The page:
Workers' Socialist League

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Workers' Socialist League
Chairperson Alan Thornett
Founded 1974
Dissolved 1984
Split from Workers' Revolutionary Party (UK)
Succeeded by Socialist Organiser Alliance, Socialist Group, Workers' Internationalist League
Headquarters London
Newspaper Socialist Press, Socialist Organiser
Ideology Trotskyism
International affiliation Trotskyist International Liaison Committee
Politics of United Kingdom
Political parties
Elections

The Workers Socialist League (WSL) was a Trotskyist group in Britain. The group was formed by Alan Thornett and other members of the Workers Revolutionary Party (WRP) after their expulsion from that group in 1974.

Origins[edit]

Thornett and his comrades had questioned what they saw as a sectarian turn of the WRP. They argued that this turn would isolate the WRP and that it was necessary to turn back to Trotsky's Transitional Programme. They wrote a number of documents to argue their case and as a result were expelled. A minor controversy surrounded these documents when some WRP members alleged that Thornett was not their author, but that in fact they were written by members of the Bulletin Group, who were supporters of Pierre Lambert and therefore strongly opposed by the WRP.

The WSL was founded in 1975 with a leadership grouped around Thornett, Tony Richardson and John Lister. Terry Eagleton was a well-known member. Unlike the WRP, whose politics it inherited, it covered Irish politics, women's struggles and broke with the homophobia characteristic of Gerry Healy. The group also concluded that Cuba had been a deformed workers state since the revolution of 1959. It published the weekly paper Socialist Press and a number of issues of a theoretical journal Trotskyism Today.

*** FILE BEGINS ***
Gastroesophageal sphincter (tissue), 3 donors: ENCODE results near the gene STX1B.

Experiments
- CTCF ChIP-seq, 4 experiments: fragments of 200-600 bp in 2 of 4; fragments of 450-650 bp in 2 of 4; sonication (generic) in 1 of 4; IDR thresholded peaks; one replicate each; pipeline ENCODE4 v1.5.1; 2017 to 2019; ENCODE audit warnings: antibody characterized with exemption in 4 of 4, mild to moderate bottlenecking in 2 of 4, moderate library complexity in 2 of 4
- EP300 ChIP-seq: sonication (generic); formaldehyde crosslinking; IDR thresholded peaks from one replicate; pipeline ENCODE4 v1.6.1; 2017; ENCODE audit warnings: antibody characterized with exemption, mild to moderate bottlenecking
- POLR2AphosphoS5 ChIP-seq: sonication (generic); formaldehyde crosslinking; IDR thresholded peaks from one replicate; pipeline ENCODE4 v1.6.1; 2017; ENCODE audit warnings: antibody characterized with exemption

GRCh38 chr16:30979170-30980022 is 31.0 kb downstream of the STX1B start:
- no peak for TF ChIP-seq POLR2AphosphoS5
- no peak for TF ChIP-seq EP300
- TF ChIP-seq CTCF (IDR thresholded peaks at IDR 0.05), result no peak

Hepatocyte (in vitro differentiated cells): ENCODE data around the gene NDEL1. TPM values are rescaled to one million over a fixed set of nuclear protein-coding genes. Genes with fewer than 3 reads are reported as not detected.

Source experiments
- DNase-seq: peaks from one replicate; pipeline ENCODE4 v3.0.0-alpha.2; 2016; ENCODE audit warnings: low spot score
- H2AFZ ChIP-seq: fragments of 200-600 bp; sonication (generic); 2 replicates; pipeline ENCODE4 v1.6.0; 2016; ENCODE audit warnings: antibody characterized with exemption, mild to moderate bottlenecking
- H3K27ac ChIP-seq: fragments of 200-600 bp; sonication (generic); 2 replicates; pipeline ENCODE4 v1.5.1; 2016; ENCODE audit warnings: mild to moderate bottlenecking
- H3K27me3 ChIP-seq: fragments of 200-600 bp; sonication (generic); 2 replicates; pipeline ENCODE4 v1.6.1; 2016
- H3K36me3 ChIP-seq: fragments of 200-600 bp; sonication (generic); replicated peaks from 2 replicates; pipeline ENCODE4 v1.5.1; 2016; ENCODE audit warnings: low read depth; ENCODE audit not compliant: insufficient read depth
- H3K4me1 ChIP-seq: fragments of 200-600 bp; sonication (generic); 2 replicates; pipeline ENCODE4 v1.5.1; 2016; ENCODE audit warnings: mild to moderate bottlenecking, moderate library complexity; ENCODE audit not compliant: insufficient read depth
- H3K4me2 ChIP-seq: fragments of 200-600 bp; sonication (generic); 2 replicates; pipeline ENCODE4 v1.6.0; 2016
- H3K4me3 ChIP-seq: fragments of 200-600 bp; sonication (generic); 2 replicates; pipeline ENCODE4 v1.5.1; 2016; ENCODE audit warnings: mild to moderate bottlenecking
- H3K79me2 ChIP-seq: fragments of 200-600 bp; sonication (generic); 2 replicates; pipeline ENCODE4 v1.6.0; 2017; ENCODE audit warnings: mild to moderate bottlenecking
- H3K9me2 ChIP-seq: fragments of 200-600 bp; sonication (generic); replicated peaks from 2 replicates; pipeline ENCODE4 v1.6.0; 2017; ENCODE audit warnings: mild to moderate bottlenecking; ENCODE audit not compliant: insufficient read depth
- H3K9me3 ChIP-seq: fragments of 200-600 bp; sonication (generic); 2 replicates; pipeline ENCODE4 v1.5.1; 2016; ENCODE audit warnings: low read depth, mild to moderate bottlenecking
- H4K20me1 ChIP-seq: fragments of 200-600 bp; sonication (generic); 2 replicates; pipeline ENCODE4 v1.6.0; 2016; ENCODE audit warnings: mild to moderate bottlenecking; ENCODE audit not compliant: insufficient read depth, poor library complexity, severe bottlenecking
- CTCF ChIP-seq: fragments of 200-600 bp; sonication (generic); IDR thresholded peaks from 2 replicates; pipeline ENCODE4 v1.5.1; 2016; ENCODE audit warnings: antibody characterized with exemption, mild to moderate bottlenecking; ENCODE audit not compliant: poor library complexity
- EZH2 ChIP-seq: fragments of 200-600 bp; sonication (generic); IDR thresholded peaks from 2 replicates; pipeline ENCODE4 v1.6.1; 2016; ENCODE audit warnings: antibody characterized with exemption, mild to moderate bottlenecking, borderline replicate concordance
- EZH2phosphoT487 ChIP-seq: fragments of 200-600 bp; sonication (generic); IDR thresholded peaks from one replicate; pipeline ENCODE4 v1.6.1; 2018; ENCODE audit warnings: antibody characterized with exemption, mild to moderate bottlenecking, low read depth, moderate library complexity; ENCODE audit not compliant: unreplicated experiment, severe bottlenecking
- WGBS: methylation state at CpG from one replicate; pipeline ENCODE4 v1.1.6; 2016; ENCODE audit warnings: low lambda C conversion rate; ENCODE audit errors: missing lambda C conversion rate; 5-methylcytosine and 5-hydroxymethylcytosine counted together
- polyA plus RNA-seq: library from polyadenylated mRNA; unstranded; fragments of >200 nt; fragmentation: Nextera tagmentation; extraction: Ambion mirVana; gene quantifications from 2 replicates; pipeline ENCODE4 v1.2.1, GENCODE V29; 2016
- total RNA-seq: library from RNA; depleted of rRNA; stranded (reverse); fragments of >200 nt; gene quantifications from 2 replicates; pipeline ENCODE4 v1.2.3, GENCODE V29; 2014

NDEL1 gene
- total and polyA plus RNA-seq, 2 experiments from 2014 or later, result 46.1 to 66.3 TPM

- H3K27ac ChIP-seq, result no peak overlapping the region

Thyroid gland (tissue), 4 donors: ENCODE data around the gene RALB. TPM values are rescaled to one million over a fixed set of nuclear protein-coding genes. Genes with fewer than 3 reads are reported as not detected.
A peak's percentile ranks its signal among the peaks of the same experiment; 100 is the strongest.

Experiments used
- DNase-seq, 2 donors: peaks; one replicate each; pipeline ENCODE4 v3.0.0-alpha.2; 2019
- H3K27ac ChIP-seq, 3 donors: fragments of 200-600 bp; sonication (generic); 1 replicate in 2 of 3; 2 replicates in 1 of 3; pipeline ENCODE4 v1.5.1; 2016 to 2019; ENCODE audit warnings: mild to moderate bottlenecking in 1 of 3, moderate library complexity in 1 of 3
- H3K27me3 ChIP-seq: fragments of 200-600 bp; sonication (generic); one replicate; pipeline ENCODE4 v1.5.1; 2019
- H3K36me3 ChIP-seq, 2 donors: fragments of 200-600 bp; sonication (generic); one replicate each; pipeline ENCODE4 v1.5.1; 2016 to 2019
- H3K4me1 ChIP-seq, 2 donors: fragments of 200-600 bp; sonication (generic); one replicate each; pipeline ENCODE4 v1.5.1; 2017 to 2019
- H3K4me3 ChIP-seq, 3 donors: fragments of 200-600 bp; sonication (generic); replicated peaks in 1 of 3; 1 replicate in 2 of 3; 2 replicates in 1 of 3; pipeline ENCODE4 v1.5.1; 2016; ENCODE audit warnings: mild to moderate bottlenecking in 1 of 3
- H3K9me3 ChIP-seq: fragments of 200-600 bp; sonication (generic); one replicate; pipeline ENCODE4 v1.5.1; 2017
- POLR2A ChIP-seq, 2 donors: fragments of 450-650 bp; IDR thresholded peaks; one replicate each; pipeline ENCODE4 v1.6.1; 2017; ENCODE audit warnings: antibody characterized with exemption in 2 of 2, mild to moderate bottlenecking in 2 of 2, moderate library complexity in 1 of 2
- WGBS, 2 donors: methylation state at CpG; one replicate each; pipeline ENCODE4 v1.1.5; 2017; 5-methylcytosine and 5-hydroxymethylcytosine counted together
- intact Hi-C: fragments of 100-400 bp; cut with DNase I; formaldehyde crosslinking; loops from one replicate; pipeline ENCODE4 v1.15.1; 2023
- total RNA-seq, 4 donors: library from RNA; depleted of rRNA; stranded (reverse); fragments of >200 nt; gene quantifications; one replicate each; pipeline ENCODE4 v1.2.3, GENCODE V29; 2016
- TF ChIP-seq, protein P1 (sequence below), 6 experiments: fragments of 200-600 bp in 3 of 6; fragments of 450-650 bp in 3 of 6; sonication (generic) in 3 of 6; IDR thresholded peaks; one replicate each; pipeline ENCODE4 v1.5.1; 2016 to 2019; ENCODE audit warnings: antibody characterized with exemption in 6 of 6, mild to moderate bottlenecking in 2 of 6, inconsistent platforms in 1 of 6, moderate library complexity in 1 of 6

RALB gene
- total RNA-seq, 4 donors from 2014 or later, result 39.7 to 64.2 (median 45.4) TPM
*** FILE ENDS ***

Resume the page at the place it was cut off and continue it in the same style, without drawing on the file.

In its first few years the WSL attempted to capitalise on its existing base in industry and expand outwards from its base in Oxford. Despite having more realistic perspectives than the WRP, it was never able to group more than 150 members. Many people who left the WRP simply left revolutionary politics, and as the level of industrial struggle slackened in the late 1970s the WSL lost members and internal factional struggles began.

The first factional struggles were the result of the development of a small group of supporters of the American Spartacist League. Spartacist London had been founded in 1975 by American, Canadian and Australian Spartacists with the intention of engaging other Trotskyist groups in debate. As both they and the WSL have a common past in the International Committee of the Fourth International they paid great attention to the WSL. The result was that they recruited a number of WSL members to their views and these formed the Leninist Faction in 1977. The Leninist Faction would split to join the London Spartacists in forming the Spartacist League in 1978. This factional struggle had its sequel in 1979 when another group of WSL members were similarly won to the Spartacists this time calling themselves the Trotskyist Faction.

In 1978 the United Secretariat of the Fourth International invited the WSL to submit material to the USec's 1979 Eleventh World Congress. It did so in July 1978 with The Poisoned Well, a critical analysis of the development of USec which was republished in Trotskyism Today.

Meanwhile 1979 saw the election of a Conservative Government and the beginnings of a major offensive against the trade unions. This also had a reaction in the Labour Party which swung to the left and began to attract the attention of Trotskyist groups including the WSL.

Failed Fusion[edit]

By 1980 the WSL was essentially working within the Labour Party which caused a degree of internal differentiation within its membership as to how to relate to the Labour Left around Tony Benn, which they saw as reformist. The presence of another Trotskyist group in the Labour Party, the International-Communist League, also posed problems and the possibility of the two groups merging was raised.